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on 18 March 2013
Richard Mabey is the best writer of Nature there has ever been, & he brings a refreshing outlook to an old subject. Mabey has spent his life on the trail of "weather phantoms", and thanks to this, Turned Out Nice Again is replete with such wonders: a Cornish wood that is tidal at the spring equinox, primroses temporarily flowering under the sea; a cave rainbow that flips over on its side to form a circle with a neighbour, the two surrounding him at chest level "like a fallen halo". But there are more ordinary delights here, too: a couple of children using the huge, rhubarb-like leaves of butterbur as umbrellas; a fledgling kingfisher that whirls by his boat on the Norfolk Broads and makes the day feel sunny even though it is not at all (for Mabey, a passing kingfisher is "a flash of fair-weather lightning"). He is not a winter man; as a depressive, its dinge makes him torpid and morose. But this doesn't mean that he doesn't thrill at the sight of a skater hissing across a frozen pond. As he looks on, the mud beneath his feet scrunches enjoyably "like creme brulee".
"There is really no such thing as bad weather," said Ruskin. "Only different kinds of good weather." Read Mabey, and you can almost believe the great man was right.
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This intriguing and affectionate look at the weather made me think of the varied weather we experience in the UK in a somewhat different manner. The author looks briefly at the way the weather affects how we feel - dark days make us feel quiet and depressed, sunny days cheer us up and strong winds make some people feel on edge.

The weather has a huge effect on our daily lives and it is something we all talk about. A comment on the weather is often the first thing we say to people after we say hello. It is because our weather is so varied that we find it such a common topic of conversation. Our memory of weather events which we personally witnessed tends to be selective. For example many people remember the hot summer of 1976 but far fewer remember the equally hot summer of 1975.

The author quotes from various diarists such as Francis Kilvert and Gilbert White who both made a point of mentioning the weather in their work. I enjoyed reading this little book which is written in an easy and entertaining style and it reminded me that we often confuse weather with climate. I also learned of a phenomenon which I have never seen or heard of before - moon rainbows. I shall now be looking out for them if there is bright moonlight and rain showers - an uncommon combination.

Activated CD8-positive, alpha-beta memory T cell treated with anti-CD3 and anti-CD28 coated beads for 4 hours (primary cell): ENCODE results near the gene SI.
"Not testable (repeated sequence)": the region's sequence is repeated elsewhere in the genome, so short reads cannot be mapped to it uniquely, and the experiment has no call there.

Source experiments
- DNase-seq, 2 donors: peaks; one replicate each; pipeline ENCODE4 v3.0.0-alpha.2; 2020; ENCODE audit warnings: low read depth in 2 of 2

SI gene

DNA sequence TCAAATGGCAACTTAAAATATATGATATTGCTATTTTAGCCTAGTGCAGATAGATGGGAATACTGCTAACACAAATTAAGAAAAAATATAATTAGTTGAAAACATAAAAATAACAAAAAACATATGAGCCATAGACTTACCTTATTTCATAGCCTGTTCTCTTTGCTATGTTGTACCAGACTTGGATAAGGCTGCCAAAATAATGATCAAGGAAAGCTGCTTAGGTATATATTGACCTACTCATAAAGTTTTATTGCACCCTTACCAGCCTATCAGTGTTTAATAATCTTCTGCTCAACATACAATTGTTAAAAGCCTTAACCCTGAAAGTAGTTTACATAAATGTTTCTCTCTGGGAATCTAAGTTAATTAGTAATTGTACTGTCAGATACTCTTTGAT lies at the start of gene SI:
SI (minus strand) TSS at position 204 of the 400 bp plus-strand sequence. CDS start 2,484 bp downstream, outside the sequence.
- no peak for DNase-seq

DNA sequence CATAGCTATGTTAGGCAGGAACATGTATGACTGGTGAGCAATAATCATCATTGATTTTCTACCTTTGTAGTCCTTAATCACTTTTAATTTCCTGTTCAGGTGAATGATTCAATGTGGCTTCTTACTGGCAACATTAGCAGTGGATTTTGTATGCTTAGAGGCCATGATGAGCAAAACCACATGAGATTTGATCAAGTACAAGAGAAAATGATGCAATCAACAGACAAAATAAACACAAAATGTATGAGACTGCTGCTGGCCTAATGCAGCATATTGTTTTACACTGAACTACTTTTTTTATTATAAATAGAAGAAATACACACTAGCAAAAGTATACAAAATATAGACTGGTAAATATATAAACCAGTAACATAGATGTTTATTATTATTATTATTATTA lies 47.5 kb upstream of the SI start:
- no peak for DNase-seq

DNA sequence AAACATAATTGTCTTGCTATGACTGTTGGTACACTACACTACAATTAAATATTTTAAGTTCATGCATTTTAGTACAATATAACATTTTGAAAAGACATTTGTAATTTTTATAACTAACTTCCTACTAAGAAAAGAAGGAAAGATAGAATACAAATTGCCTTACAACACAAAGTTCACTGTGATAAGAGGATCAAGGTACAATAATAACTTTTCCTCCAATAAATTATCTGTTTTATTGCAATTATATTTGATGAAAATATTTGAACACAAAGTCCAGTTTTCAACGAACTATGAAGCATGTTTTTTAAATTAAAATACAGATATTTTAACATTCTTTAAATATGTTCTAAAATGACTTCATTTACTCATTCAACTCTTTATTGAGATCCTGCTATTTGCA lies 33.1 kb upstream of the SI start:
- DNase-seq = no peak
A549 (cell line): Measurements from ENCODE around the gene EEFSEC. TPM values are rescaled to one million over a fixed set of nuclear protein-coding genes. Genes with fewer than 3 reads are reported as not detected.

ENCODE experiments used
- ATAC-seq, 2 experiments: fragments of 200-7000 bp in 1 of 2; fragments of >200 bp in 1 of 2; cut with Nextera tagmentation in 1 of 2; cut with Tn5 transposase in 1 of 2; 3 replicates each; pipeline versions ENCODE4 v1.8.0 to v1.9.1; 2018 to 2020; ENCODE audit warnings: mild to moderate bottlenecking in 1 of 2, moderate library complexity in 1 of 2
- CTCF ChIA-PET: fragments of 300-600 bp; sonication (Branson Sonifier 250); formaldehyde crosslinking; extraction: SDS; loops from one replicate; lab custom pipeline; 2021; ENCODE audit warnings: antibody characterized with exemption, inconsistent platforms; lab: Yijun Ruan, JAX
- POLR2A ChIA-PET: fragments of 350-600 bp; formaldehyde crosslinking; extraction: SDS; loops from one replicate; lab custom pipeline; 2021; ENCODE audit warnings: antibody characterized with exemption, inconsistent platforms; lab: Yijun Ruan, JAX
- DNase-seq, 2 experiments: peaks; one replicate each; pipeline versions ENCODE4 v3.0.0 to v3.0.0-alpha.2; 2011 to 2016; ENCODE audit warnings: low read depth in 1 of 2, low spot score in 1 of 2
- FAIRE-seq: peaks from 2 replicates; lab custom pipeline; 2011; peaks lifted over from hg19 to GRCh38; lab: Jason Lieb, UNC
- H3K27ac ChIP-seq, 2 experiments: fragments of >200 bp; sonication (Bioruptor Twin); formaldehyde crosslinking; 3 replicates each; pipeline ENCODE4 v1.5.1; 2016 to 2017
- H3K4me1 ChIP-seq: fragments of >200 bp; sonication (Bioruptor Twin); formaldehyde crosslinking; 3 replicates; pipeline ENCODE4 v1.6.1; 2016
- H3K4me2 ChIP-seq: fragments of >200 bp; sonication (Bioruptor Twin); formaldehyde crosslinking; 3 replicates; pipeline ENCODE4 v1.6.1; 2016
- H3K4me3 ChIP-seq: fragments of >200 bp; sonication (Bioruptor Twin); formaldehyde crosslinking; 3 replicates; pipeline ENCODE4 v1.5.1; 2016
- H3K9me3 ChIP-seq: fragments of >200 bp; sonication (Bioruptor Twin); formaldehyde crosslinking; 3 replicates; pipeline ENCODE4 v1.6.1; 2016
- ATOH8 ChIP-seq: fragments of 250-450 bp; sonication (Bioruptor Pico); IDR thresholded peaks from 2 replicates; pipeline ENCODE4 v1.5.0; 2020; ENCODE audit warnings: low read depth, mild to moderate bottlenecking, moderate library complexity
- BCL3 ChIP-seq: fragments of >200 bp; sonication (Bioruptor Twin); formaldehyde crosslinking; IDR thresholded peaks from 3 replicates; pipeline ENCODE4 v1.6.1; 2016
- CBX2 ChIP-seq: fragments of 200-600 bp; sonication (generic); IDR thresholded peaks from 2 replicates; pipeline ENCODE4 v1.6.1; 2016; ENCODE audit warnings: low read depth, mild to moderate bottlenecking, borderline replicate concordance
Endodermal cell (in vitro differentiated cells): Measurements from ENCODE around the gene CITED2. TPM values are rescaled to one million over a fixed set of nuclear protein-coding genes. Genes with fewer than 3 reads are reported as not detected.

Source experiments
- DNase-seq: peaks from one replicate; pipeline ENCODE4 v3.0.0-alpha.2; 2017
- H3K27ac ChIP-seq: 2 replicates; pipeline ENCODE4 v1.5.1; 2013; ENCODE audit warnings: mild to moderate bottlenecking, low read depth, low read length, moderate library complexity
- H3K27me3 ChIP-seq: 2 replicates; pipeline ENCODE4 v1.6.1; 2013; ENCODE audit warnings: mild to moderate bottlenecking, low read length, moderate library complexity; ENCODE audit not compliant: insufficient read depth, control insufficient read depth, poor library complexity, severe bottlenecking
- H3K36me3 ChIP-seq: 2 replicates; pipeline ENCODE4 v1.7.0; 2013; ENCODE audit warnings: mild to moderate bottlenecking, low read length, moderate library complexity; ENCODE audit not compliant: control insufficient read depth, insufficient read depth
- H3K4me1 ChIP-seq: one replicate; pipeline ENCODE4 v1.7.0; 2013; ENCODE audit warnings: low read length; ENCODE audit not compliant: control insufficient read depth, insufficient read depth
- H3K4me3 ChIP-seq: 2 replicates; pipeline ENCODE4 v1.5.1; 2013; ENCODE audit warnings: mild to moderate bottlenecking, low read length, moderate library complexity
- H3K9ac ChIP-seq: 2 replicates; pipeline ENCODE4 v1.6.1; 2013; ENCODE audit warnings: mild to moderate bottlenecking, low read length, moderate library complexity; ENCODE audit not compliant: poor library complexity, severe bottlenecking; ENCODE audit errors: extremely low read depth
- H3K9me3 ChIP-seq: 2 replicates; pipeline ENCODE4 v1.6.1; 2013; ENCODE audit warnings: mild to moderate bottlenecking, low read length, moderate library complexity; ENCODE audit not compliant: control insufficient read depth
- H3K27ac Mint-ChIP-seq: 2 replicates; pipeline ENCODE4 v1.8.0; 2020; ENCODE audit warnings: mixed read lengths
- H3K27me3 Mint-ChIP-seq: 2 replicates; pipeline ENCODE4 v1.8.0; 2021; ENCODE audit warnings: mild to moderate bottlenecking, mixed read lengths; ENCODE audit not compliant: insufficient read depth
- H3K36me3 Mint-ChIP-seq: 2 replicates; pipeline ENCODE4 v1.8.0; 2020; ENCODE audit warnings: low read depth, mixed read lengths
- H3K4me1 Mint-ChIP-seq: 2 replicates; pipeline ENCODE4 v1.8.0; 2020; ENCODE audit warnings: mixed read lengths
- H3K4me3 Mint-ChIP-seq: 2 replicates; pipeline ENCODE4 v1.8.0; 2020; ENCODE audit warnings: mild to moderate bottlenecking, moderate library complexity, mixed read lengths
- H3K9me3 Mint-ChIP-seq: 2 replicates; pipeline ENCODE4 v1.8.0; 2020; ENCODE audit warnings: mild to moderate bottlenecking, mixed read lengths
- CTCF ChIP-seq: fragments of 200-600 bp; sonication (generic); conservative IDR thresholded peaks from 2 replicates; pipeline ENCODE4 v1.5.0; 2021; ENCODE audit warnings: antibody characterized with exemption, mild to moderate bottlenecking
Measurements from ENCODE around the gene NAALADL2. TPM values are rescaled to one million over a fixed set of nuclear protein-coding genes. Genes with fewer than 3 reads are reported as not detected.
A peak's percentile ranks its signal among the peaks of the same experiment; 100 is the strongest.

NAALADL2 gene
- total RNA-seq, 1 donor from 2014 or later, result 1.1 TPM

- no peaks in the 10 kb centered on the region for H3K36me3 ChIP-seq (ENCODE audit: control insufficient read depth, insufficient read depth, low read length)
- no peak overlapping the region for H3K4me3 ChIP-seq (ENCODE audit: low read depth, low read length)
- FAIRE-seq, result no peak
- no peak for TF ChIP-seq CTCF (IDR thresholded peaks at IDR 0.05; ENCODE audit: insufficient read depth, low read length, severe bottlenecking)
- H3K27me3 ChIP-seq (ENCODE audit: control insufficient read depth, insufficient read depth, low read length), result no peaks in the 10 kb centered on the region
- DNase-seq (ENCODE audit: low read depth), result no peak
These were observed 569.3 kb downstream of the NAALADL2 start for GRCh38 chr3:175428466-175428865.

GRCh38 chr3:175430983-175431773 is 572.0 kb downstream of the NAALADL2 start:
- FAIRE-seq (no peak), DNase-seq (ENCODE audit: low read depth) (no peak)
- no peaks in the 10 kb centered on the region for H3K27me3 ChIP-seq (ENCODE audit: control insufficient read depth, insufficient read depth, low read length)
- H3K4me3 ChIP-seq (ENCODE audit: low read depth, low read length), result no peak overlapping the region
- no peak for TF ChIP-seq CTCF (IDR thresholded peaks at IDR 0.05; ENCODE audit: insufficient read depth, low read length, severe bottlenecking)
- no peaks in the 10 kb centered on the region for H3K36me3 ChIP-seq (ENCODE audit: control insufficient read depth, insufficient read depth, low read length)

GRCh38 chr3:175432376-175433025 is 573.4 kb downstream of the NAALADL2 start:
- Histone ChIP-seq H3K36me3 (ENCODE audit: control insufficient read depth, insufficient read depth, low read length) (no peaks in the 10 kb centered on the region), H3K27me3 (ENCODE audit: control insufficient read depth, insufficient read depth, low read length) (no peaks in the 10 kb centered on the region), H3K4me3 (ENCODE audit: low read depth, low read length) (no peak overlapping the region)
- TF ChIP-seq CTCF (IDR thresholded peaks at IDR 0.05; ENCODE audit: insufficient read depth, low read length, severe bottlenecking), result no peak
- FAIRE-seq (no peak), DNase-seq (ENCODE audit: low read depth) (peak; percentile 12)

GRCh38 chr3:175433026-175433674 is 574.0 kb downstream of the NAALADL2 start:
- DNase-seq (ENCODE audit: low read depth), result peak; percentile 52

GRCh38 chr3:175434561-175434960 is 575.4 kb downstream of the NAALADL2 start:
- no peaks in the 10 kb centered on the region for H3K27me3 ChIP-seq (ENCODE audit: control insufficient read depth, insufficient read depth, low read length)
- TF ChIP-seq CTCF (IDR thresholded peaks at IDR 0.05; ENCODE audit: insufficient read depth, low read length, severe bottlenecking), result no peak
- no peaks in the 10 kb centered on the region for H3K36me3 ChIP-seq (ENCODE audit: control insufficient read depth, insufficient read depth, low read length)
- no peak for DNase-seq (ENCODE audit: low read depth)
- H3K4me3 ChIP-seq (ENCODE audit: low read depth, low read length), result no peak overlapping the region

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This is a slight - about 80 small pages - but nonetheless worthwhile consideration of weather, our relationship with it and eventually our impact on it.

If you are already a fan of the writing of Richard Mabey this will be a very familiar read. It contains sections of introspection, mainly about depression and mental illness, beautifully observed sections about the fine detail of the countryside and (in my opinion) a slightly too reverential approach to a small group of authors - in this case Gilbert White is singled out.

If you are not a fan - or if you are coming fresh to his work - this is about as good an introduction as you could get.

It could be read in a single sitting of less than an hour and leave you asking for more.

My only concern is that on two occasions Mabey seems to conflate meteorological and geological phenomenon. He identifies the climate of the UK to be generally benign - citing a lack of volcanoes or tsunamis. And he identifies a "halcyon day" as being caused (at least partly) but the incoming tide flowing over a bottle of wine. None of these is in any way a weather (or even climate) related event. This struck me as unfortunate.

With the exception of the point in the last paragraph, I would highly recommend this book - just don't take on a train journey that last more that 40 minutes!
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on 5 July 2013
I love Richard Mabey's writing but half way through the first chapter I was already distracted into looking for the next proof-reading error. His publishers, Profile, should be ashamed of themselves. Do they think that readers don't care about such details? I can assure them that we do. I shall persevere, but with a less reputable writer I would have given up.